You can indeed. I think she still defends her dating. Others still disagree with her about the dating and her description of her experiences (and I don't want to get involved in that here, I don't think it's relevant). I of course know Steve as he is a regular Ma'at poster. He also had a site for Schoch for a while.

The Solutrean hypothesis is another example of the ironic fact that you can find 'wild' ideas at the heart of the establishment (presuming that fairly described the Smithsonian), it really isn't that monolithic.

Yes, I know that Steve was Scochs' webmaster. Also the reason I got specific permission to post the url is because he is a member here too, although he hasn't posted. I didn't want to post it if he intended to.

What you and I call "wild" may be two different things Doug. Now - aliens from another planet, psychics like Cayce - I call that wild. :)

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Post by DougWeller » Sat Jul 15, 2006 10:34 am

I deliberately put 'wild' in inverted commas and didn't simply write wild -- I couldn't think of another word, but I guess extraordinary might have done. I was trying to distinguish between as you say aliens, or Atlantis, or America as a crossroads for Phoenicians, Celts, Egyptians, (ie all of them).
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Post by Minimalist » Sat Jul 15, 2006 12:55 pm

"Unproven" might be less prejudicial than "wild," Doug. :wink:
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Post by DougWeller » Sat Jul 15, 2006 1:58 pm

Minimalist wrote:"Unproven" might be less prejudicial than "wild," Doug. :wink:
No, that is not what I mean. A lot of stuff in archaeology is unprovable but accepted as probable, I am talking about stuff which most archaeologists will say is improbable. Extraordinary claims, although note the the Solutrean thing is considered by Stanford (still, I think) to be a hypothesis needing more evidence.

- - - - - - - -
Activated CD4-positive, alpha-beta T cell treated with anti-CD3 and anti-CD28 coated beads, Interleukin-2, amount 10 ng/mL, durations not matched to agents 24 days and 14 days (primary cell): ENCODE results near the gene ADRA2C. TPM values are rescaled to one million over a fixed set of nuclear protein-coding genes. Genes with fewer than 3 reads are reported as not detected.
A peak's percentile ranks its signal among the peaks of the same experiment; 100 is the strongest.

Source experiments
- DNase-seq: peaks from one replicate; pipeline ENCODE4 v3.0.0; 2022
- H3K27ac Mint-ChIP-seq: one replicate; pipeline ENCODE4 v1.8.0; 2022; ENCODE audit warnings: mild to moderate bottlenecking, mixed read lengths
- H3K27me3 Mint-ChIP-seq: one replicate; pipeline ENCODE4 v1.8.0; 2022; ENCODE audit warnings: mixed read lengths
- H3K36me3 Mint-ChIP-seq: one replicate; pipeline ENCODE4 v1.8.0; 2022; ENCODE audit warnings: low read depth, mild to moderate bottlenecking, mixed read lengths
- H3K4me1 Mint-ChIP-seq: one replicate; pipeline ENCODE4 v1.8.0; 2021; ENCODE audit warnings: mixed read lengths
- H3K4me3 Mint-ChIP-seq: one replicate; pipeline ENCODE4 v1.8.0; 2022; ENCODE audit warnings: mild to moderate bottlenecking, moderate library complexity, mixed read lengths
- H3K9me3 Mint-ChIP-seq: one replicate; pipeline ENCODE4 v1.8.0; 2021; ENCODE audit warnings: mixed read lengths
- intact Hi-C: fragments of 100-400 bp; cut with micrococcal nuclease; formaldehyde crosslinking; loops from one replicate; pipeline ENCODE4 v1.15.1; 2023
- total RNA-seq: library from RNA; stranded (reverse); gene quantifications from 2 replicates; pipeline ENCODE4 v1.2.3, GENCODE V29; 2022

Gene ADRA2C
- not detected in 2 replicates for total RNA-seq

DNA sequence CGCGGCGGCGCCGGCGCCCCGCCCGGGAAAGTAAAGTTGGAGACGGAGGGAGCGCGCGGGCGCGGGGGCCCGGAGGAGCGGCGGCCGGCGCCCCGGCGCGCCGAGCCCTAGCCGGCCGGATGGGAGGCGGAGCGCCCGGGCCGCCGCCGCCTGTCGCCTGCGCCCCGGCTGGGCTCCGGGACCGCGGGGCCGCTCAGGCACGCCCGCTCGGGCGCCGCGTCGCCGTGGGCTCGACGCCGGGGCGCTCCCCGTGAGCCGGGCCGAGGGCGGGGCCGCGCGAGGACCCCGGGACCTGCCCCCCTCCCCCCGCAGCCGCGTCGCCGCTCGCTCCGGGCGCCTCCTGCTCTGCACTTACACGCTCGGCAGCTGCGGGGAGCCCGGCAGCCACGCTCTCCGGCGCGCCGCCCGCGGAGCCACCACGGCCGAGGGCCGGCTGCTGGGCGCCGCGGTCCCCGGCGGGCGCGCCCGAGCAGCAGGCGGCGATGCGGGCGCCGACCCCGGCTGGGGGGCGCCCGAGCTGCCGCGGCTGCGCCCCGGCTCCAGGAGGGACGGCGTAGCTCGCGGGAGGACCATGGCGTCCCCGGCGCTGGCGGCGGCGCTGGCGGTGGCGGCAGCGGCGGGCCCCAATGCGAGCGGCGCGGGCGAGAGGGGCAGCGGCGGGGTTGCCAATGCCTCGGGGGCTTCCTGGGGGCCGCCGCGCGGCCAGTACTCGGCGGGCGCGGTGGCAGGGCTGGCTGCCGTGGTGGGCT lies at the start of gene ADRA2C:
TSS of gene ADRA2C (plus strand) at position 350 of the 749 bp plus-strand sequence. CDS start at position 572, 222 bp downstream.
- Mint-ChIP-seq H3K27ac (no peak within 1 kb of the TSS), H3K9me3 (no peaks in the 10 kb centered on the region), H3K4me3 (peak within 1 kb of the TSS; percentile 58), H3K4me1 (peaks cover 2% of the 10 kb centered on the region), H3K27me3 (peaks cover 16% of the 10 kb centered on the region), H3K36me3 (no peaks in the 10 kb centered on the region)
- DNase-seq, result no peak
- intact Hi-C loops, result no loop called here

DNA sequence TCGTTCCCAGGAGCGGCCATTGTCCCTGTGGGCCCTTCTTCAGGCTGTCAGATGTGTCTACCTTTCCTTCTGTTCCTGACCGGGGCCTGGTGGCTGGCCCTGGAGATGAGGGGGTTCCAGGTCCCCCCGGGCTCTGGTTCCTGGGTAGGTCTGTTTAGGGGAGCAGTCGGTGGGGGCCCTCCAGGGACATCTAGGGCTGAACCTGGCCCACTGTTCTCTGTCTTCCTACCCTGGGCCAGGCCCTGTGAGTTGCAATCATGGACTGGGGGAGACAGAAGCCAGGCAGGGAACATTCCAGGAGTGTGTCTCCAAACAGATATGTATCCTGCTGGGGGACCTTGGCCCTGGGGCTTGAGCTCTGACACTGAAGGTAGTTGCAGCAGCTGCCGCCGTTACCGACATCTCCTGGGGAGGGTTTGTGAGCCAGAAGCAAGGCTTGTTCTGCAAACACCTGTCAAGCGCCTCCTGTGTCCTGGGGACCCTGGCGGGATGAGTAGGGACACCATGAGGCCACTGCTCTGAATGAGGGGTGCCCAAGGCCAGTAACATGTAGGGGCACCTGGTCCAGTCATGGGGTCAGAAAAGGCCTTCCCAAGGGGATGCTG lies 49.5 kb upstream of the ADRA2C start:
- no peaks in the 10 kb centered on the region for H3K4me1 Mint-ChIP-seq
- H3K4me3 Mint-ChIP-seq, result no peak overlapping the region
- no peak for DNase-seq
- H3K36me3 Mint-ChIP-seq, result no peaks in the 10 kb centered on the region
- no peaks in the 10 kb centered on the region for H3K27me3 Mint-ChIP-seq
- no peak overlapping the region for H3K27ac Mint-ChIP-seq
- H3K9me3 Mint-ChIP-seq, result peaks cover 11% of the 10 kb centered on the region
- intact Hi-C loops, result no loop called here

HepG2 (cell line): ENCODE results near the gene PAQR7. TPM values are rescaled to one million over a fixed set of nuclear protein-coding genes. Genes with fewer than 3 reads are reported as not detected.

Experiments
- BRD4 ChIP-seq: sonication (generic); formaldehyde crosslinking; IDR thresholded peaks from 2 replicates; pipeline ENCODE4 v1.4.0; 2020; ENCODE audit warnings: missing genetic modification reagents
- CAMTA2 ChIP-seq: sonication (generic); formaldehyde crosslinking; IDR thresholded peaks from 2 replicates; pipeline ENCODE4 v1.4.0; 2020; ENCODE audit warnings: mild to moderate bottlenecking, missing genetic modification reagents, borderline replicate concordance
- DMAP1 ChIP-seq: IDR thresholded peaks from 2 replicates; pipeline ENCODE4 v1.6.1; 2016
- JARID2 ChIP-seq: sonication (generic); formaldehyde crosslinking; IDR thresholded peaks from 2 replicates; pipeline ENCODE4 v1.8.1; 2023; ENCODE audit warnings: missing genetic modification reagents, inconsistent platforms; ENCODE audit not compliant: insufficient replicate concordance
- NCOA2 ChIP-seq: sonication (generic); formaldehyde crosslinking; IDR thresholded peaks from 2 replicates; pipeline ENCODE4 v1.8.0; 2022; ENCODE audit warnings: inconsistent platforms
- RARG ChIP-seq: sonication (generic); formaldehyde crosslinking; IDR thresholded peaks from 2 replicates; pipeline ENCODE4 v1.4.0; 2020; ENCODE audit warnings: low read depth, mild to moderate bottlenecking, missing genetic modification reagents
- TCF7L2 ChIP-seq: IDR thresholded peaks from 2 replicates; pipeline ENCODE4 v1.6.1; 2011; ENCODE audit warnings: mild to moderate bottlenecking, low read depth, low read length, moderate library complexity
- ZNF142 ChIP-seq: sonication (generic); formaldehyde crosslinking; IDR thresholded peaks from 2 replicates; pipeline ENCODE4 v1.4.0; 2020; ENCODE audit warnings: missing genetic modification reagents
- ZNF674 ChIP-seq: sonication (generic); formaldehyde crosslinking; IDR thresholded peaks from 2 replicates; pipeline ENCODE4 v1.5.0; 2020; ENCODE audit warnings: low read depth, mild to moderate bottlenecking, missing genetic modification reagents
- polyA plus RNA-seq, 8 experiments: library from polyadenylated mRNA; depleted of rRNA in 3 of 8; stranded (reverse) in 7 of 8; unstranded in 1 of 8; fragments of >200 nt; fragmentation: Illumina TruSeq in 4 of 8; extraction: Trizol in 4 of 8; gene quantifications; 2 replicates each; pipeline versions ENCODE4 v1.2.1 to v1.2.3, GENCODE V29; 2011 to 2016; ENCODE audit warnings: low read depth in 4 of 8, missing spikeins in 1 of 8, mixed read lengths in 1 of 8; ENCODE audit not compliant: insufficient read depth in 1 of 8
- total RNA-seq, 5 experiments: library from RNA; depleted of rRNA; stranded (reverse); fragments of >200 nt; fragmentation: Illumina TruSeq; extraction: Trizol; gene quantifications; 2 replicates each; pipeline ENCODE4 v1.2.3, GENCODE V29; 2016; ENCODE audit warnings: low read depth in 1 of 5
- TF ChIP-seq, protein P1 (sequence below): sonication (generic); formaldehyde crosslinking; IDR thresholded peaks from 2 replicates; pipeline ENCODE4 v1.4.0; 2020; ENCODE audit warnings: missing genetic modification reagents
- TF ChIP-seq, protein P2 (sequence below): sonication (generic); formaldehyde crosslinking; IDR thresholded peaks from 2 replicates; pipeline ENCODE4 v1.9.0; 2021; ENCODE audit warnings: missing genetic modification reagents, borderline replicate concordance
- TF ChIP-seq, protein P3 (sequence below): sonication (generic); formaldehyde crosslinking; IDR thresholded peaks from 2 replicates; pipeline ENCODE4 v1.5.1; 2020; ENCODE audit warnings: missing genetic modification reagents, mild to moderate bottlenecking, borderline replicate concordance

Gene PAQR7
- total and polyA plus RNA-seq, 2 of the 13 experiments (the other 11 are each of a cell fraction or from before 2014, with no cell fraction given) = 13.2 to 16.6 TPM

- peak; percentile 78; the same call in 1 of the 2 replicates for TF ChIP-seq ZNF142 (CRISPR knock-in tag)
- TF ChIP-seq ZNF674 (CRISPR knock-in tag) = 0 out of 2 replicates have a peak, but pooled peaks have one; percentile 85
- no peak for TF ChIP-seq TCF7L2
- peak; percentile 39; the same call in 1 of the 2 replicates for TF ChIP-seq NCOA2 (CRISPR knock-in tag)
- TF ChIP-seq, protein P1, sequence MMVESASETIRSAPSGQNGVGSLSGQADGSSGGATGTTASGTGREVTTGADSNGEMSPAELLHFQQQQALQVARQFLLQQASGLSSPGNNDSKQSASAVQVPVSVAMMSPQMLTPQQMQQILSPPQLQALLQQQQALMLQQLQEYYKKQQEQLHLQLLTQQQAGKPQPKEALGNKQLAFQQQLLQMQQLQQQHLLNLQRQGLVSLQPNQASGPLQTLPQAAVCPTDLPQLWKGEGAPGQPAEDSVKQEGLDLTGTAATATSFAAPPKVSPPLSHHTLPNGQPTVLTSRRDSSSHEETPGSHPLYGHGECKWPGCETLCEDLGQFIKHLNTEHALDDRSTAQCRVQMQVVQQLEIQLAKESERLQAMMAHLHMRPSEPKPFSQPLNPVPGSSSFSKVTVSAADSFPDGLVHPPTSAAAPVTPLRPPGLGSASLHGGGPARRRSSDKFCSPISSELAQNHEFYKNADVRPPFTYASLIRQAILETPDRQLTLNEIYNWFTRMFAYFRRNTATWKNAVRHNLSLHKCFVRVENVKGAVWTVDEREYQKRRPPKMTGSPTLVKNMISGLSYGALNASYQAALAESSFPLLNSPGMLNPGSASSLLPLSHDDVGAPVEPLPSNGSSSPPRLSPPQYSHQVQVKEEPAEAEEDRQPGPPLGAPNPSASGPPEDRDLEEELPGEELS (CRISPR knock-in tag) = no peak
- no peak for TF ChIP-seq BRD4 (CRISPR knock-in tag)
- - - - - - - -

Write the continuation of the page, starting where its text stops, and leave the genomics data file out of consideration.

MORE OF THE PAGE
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Post by Minimalist » Sat Jul 15, 2006 4:37 pm

A lot of stuff in archaeology is unprovable but accepted as probable,

And, I actually have a problem with that. But it comes down to 'who' is deciding the probabilities.
Something is wrong here. War, disease, death, destruction, hunger, filth, poverty, torture, crime, corruption, and the Ice Capades. Something is definitely wrong. This is not good work. If this is the best God can do, I am not impressed.

-- George Carlin

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Post by DougWeller » Sat Jul 15, 2006 11:03 pm

Minimalist wrote:
A lot of stuff in archaeology is unprovable but accepted as probable,

And, I actually have a problem with that. But it comes down to 'who' is deciding the probabilities.
No, it comes down to the evidence first.
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Post by Beagle » Sun Jul 16, 2006 6:08 am

Doug, speaking of evidence, what is your opinion of the Olmec heads in mesoamerica that appear to be Negroid? The Olmecs are conventionally dated to c1500BC.

I have had trouble finding orthodox opinions on that.

C'mon Doug, take a walk on the wild side. :lol:

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Post by marduk » Sun Jul 16, 2006 6:16 am

they aren't representative of Olmecs
because the Olmecs didn't make them
:lol: